Paul Morrone: The first domino to fall was late night TV. Programs like “The Tonight Show,” “SNL,” and “Jimmy Kimmel Live” are already running reruns instead of new episodes. The second domino to fall, if the strike continues until mid-June or so, will be a delay in production for new seasons and new content starting in the fall.
Susan Mandell: We’re seeing a lot of volatility with the actual people who create the content—and not just the writers. With the Screen Actor’s Guild and the Directors Guild preparing to negotiate their contracts as well, we don't know what's going to happen. Will it be a united front among the unions? So far, they’ve stuck together and shown more unity than back in 2007-2008. But Fran Drescher (President of SAG-AFTRA, whose contract with the Alliance of Motion Picture and Television Producers expires on June 30) is talking about very different issues than the Writers Guild, and for the studios to address all of them, it's going to be challenging.
If it does come to a point where there isn’t anything new coming out, people will be going back to CTV channels and their giant mass of content to find something that they haven’t watched before.
SM: In this moment, if you're advertising on those late-night TV programs that are unexpectedly showing reruns, you're likely not going to get the consumers you thought you were, because they’re moving their eyeballs to content that's new to them—whether that’s a show they haven't watched before, a new streaming program, or a new podcast. In many instances, they're not finding that new content in linear right now.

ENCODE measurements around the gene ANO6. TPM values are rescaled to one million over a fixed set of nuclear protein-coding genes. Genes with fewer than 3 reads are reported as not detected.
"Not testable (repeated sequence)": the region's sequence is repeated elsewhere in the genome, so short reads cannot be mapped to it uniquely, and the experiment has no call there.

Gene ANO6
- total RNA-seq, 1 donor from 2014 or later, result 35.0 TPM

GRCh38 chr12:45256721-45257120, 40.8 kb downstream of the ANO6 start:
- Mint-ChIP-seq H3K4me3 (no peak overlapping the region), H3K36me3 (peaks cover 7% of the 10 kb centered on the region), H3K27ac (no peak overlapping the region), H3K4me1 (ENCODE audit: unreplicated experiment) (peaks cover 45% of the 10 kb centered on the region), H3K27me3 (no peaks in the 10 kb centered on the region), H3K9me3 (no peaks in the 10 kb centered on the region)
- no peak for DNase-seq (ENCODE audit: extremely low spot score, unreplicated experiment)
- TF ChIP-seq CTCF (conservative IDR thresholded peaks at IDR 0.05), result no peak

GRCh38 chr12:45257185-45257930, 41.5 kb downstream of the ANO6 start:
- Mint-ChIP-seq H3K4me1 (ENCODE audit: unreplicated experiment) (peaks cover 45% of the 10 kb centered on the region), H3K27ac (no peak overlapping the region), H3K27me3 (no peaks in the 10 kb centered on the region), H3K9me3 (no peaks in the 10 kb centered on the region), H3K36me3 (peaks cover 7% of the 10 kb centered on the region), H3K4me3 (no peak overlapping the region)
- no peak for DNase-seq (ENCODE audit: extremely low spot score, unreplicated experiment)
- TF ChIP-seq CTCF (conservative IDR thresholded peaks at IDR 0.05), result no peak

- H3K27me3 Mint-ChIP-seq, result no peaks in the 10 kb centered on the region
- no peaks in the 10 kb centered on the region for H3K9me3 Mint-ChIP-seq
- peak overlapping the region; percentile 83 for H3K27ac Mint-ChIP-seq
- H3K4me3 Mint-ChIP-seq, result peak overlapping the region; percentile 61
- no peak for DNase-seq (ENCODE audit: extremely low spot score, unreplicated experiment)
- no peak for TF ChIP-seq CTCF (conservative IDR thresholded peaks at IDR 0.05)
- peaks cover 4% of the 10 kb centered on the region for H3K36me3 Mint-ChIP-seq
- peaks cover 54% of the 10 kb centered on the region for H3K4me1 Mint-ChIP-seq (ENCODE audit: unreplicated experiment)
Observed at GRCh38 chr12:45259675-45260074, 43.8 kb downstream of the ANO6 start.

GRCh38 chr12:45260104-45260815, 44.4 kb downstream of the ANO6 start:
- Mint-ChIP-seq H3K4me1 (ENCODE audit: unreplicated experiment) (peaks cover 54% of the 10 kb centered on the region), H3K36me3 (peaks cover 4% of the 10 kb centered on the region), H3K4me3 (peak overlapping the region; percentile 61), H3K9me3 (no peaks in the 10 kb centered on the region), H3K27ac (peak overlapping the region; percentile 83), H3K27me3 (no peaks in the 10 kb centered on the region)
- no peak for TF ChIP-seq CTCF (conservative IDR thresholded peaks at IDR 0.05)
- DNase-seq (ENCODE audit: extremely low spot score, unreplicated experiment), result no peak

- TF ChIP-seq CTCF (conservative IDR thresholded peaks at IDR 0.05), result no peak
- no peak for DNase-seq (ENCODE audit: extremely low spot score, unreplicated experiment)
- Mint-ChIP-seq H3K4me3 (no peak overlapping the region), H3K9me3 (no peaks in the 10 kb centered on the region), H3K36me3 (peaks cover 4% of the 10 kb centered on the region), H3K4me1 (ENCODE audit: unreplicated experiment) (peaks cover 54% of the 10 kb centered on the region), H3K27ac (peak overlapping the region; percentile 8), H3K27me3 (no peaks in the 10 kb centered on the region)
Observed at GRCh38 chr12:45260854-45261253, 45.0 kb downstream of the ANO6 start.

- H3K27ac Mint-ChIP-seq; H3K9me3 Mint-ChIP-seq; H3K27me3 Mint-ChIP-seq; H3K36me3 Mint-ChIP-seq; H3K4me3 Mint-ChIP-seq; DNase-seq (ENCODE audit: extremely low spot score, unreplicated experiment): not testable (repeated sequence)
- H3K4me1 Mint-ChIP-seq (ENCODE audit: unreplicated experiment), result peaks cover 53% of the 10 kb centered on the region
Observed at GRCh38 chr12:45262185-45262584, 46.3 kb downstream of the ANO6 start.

The question becomes, how do marketers pivot their current or traditional marketing plans in an effort to really be in front of the right people? If you want to be in front of the right people on video, you can certainly do that on social channels like TikTok, Meta, YouTube. But there's also the CTV angle, where you can really connect to a specific audience that you weren't able to with linear. For example, you can use an audience segment of people who have done X, Y and Z, or who fall into a certain demographic, and reach them specifically where they’re viewing their content.
This is a really interesting moment for advertisers to think more about personalization and who their consumers are, who their target consumers are, what consumers drive the lowest customer acquisition rate and the highest lifetime value. How do you target those consumers to generate new revenue streams or new subscribers or whatever you may be selling? If you're thinking about how to maximize your dollars without wasting impressions on the wrong people, gearing it towards digital—think social and CTV—makes sense right now as eyeballs move away from linear to find new content.